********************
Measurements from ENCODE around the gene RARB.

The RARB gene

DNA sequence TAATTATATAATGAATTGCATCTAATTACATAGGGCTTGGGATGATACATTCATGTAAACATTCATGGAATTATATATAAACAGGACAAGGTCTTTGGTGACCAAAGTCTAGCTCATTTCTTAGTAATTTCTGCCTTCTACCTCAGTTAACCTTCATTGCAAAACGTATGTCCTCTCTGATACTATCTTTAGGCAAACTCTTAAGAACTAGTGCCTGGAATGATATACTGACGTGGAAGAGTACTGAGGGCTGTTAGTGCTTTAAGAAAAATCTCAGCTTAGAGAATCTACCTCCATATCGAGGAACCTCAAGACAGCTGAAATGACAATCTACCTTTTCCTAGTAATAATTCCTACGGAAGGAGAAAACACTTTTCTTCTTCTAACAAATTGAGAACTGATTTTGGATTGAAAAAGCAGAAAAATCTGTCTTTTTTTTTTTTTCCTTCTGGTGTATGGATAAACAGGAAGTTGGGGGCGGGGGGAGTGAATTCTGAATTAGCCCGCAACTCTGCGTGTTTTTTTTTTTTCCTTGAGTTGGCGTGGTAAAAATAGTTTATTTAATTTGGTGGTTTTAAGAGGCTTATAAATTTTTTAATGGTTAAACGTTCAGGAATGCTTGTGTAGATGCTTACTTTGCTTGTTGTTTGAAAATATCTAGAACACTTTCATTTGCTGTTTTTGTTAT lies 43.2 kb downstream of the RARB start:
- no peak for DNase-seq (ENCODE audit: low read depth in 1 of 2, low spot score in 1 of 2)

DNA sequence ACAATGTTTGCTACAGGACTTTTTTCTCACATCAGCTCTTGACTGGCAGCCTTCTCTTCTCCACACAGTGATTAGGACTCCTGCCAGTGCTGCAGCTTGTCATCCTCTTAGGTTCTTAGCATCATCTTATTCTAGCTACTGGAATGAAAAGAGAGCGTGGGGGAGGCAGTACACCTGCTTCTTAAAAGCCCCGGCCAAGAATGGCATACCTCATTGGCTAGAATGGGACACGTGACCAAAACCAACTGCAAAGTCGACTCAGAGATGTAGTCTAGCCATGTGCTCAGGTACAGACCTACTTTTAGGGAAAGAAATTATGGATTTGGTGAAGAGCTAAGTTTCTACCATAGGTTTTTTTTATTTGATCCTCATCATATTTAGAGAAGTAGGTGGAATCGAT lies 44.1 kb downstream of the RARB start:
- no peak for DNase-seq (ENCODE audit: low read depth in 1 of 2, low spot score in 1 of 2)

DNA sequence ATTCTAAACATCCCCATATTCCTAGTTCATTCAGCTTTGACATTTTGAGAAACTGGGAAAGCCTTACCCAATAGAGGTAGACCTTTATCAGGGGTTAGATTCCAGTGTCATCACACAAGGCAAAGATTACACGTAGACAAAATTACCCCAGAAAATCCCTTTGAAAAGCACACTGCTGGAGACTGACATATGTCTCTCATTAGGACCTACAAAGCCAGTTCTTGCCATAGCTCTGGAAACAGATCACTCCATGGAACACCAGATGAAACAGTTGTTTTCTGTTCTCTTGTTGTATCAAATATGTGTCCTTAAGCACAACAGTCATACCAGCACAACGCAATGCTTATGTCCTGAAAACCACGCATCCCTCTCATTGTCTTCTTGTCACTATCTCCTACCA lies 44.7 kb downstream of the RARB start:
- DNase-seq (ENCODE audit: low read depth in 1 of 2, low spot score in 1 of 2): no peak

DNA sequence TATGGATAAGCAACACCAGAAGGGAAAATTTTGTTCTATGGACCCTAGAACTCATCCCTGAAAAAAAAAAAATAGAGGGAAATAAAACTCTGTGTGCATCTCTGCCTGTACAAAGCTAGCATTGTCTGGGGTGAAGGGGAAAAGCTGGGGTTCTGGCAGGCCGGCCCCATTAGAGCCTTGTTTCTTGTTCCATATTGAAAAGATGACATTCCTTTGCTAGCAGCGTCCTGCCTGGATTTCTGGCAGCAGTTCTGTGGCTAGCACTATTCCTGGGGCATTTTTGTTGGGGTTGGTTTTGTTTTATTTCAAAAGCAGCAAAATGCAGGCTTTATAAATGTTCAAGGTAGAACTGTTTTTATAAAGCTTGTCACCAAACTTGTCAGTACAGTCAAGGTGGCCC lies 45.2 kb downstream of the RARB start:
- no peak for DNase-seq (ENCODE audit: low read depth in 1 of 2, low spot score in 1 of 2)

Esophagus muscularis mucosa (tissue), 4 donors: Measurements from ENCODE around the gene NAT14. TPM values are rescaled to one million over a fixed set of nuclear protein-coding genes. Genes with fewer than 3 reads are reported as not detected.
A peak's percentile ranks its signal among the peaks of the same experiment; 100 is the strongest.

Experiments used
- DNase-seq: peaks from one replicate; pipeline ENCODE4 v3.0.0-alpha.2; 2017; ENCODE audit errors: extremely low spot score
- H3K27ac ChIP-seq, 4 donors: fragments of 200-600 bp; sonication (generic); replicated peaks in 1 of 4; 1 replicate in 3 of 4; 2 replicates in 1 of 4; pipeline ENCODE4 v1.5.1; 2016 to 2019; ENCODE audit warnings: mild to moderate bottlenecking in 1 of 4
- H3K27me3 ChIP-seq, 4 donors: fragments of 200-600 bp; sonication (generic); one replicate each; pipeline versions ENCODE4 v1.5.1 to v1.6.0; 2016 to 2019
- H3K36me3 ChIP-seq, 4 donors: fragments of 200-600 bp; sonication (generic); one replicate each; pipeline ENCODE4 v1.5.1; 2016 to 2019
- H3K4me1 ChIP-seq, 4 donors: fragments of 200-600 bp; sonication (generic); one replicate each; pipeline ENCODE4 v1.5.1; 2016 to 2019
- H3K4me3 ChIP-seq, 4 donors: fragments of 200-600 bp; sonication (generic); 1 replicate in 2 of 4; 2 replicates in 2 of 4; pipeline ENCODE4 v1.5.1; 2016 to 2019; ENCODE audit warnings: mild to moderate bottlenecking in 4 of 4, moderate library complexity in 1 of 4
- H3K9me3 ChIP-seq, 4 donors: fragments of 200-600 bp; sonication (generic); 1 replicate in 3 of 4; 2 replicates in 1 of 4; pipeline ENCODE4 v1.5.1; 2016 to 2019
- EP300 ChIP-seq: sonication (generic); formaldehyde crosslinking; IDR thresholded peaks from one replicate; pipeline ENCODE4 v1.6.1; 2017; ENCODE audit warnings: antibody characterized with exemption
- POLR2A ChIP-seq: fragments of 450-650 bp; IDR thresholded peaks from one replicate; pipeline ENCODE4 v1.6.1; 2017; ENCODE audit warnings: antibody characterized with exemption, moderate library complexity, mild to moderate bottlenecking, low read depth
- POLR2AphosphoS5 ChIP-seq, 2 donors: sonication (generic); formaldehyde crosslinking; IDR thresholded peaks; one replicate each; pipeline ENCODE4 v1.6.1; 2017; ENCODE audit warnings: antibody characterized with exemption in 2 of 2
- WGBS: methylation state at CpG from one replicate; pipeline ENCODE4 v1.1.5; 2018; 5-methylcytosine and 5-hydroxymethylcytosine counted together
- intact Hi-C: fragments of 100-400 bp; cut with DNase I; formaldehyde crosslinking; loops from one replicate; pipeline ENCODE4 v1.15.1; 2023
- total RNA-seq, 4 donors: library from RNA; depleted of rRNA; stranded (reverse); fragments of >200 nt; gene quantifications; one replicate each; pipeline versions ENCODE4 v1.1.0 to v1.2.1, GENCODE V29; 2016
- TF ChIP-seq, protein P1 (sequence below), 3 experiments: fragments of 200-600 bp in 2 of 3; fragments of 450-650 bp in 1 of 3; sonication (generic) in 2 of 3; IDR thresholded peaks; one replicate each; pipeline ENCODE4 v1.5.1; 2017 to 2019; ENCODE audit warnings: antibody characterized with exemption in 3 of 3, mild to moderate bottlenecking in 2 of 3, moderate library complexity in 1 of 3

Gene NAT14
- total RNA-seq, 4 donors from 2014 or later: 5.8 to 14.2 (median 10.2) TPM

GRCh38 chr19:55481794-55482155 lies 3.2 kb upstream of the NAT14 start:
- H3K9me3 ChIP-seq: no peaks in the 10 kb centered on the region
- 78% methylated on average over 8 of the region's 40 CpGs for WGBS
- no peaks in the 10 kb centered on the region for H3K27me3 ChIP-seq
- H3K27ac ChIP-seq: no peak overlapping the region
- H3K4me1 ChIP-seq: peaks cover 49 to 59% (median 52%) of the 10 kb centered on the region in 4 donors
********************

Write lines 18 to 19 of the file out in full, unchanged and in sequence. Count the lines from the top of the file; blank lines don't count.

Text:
- H3K4me1 ChIP-seq, 4 donors: fragments of 200-600 bp; sonication (generic); one replicate each; pipeline ENCODE4 v1.5.1; 2016 to 2019
- H3K4me3 ChIP-seq, 4 donors: fragments of 200-600 bp; sonication (generic); 1 replicate in 2 of 4; 2 replicates in 2 of 4; pipeline ENCODE4 v1.5.1; 2016 to 2019; ENCODE audit warnings: mild to moderate bottlenecking in 4 of 4, moderate library complexity in 1 of 4